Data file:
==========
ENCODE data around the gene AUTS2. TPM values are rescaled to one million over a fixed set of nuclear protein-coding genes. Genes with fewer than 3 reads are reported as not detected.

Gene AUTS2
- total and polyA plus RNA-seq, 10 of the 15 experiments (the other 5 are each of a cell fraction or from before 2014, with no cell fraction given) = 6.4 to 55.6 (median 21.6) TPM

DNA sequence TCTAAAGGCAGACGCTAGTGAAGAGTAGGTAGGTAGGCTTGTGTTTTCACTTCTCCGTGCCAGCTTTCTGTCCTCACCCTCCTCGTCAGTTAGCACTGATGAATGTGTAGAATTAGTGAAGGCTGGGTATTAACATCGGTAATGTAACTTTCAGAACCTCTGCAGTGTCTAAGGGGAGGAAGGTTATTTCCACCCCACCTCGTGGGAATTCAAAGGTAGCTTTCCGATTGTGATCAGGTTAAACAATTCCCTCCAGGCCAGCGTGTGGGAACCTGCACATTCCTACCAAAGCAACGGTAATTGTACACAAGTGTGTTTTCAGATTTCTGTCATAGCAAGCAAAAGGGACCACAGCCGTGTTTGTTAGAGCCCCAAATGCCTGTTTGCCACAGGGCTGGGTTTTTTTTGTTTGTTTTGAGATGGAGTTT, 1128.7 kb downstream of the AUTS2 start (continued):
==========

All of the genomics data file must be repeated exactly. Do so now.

ENCODE data around the gene AUTS2. TPM values are rescaled to one million over a fixed set of nuclear protein-coding genes. Genes with fewer than 3 reads are reported as not detected.

Gene AUTS2
- total and polyA plus RNA-seq, 10 of the 15 experiments (the other 5 are each of a cell fraction or from before 2014, with no cell fraction given) = 6.4 to 55.6 (median 21.6) TPM

DNA sequence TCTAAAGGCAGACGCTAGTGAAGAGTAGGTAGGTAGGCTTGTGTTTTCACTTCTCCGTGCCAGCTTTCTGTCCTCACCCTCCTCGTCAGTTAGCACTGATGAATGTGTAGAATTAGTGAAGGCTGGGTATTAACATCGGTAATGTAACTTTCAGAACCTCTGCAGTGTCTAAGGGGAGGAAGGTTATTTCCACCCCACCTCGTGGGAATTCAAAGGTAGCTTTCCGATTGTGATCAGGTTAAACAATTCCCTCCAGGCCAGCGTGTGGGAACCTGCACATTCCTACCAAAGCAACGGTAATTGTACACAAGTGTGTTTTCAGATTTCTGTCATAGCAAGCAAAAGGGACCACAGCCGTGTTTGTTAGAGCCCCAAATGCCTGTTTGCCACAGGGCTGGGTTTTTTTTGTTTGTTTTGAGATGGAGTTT, 1128.7 kb downstream of the AUTS2 start (continued):